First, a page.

Good books for the Times xwd

Like my previous posting about Times xwd “house style”, this one is under the “tips&tricks” tag. You can use the link to this under ‘tags’ on the right to just see postings with the tag.

Having just suggested 1066 And All That as a crib for the sort of school history studied by older Times xwd setters, I then remembered i_am_magoo’s recommendation of the Hornblower books for naval vocabulary, over at Tony Sever’s RC blog. Then a comment today from 7dpenguin reminded me about another handy book, and so did something in the second championship qualifier published today.

So let’s see if we can build up a list of nifty books. Serious tomes don’t get in – the point is to pick up the necessary knowledge while having fun. That doesn’t mean a book that’s intended to teach is excluded, just that it must entertain as well. The book must be in print too. Add your own suggestions in the comments …

History: 1066 And All That – Sellar and Yeatman.

Other miscellaneous old Brit schoolroom stuff
: Molesworth – currently on offer from Amazon with 1066 and all that – they saw us coming!

Nautical / historical: Hornblower – C S Forrester. Ten books in three omnibus editions from Penguin, each about £10 – The Young Hornblower, Captain Hornblower, Admiral Hornblower.

Bluffer’s Guides: Series of small paperbacks, about 100 pp, which give you light-hearted intros to all sorts of topics.

Language, travel, science, American popular culture
, and whatever he turns his hand to. Anything by Bill Bryson.

Travel, history, food … read your holiday guide books. I have a soft spot for Cadogan guides which give you good coverage of the cultural side without getting too serious about it.

Sport: David Wallechinsky’s Complete Book of the Olympics. Not a huge help for the xwd, but great for finding out what the commentators are on about if they mention someone like Paavo Nurmi or Boris Onishchenko.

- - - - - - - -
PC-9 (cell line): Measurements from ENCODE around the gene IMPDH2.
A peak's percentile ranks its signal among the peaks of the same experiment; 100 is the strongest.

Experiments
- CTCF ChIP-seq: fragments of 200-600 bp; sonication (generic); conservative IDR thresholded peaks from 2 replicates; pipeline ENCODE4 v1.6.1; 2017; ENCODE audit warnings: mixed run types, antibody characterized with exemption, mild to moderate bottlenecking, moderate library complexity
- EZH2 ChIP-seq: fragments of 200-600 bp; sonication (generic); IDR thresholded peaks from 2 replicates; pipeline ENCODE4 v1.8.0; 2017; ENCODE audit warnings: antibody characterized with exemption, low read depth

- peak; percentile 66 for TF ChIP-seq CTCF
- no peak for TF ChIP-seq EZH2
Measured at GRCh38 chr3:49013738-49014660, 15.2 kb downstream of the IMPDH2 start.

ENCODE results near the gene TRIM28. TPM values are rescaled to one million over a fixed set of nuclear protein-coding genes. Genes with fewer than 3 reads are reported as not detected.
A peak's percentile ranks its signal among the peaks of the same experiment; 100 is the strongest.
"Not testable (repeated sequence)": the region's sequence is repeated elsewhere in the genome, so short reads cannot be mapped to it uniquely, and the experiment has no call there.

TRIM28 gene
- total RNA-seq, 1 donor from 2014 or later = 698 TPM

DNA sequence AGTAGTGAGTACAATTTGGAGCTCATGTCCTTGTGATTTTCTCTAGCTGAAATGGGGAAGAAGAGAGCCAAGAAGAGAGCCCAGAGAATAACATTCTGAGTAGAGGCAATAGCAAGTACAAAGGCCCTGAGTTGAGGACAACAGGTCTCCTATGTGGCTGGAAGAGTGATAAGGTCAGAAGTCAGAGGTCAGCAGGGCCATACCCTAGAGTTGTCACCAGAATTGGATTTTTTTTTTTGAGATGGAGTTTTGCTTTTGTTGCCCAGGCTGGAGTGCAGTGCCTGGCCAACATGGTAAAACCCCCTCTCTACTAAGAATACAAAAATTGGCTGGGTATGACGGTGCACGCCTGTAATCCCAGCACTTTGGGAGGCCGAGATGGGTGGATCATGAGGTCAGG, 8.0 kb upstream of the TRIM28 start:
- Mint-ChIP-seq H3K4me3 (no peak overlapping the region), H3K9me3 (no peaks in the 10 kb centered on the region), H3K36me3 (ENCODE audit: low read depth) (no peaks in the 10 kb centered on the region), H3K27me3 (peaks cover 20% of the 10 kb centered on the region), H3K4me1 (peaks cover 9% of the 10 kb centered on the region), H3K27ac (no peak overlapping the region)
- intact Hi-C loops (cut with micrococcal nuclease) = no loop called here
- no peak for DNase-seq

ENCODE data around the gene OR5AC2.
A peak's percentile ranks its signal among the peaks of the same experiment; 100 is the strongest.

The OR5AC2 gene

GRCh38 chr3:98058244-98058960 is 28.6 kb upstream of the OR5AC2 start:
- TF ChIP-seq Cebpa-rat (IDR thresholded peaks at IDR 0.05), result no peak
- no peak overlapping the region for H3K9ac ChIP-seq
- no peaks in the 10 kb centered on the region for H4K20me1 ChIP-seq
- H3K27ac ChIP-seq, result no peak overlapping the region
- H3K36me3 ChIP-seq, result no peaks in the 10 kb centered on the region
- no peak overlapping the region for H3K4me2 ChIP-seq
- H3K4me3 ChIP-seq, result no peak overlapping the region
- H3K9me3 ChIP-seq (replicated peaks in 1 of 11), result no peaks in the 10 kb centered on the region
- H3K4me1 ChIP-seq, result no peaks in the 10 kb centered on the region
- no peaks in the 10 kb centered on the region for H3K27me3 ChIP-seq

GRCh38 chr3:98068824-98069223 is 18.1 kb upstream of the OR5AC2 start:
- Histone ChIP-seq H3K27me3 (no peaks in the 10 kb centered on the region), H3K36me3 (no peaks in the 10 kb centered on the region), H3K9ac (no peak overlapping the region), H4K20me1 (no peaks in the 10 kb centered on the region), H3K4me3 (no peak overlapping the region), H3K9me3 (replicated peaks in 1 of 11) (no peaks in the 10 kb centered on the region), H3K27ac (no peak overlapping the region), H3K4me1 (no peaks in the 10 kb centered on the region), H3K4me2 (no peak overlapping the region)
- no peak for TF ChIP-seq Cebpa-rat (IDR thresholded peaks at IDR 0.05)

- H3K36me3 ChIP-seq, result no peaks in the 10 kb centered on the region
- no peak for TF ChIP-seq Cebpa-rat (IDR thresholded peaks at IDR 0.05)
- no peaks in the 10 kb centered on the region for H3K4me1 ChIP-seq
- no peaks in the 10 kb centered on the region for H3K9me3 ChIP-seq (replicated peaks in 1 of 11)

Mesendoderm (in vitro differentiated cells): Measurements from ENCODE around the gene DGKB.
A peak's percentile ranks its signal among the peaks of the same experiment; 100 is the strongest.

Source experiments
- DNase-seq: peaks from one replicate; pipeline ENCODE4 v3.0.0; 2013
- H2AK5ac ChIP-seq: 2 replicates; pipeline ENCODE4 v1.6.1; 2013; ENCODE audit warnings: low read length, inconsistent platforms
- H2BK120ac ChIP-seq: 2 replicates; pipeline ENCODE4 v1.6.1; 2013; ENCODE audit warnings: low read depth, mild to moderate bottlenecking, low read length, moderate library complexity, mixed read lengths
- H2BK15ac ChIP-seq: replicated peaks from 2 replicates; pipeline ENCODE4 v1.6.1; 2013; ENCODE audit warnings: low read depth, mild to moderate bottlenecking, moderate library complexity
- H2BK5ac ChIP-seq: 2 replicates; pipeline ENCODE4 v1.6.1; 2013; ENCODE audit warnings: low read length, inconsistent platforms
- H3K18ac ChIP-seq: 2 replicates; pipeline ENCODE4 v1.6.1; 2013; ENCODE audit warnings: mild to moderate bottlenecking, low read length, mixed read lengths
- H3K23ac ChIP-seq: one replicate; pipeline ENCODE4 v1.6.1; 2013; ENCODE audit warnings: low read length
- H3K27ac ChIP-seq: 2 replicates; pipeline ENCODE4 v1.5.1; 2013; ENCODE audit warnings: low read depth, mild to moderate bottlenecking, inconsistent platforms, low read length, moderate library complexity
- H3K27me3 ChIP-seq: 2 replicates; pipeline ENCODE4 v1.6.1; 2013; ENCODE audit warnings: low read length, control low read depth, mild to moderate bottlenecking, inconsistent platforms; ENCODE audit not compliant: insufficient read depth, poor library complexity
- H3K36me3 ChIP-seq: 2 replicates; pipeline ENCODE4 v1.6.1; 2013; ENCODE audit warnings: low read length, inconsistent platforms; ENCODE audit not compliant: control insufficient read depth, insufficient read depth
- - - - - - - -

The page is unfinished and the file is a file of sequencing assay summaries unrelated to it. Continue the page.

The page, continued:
Poetry:  Stephen Fry’s The Ode Less Travelled which explains iambs, anapaests, trochees and all the others.

Books added to the list much later ….

Nature: Johnson P. Johnson’s The Armchair Naturalist. A short guide intended to help you identify plants and creatures that you might encounter in the British countryside. Sample: The thing to remember about shrews is that they possess extraordinary noses seemingly fixed like drill bits onto chubby bodies, thus giving them the appearance of miniature tunnelling machines.

4 comments on “Good books for the Times xwd”

  1. All good stuff, Peter, in its way, but giving people loads of books to read like this is a bit of a council of despair — you don’t really need to read all the Bluffers and Hornblower to have a good general knowledge base and to enjoy crosswords! Being interested in everything around you is the secret. Incidentally this Church Times crossword editor(also a Times setter) says that a knowledge of the Bible isn’t a bad idea. DFM
  2. I found it interesting to see how many of Peter’s books I had read. 1066 when I gave it to my children after discovering how poor the teaching of history had become; Hornblower as a lad; Bryson and Cadogan since. I was forced to study the Bible as a child.

    I suspect that a grammar school education of the 1950s has been very useful: high standards set and expected; a good all round education and the development of an enquiring mind.

    It was my English teacher that helped me to move from The Telegraph to The Times when I was 15. He gave me two pieces of advice: always read the paper every day before doing the xword – it will expand your general knowledge; when you check something in a reference book such as a dictionary always read and inwardly digest not just what you have looked up but the two entries on either side – same reasoning. Jimbo.

  3. I think the disappearance of Classics from the curriculum creates a problem, as the likes of ‘Theseus’ and ‘Argo’ continue to crop up in cryptic crosswords. I can’t think of an easy way to acquire the relevant basic knowledge, particularly on the Greek side. Tom Holland’s ‘Rubicon’ is an entertaining account of a key period of Roman history, in which several of the ‘big names’ appear.

    Tom B.

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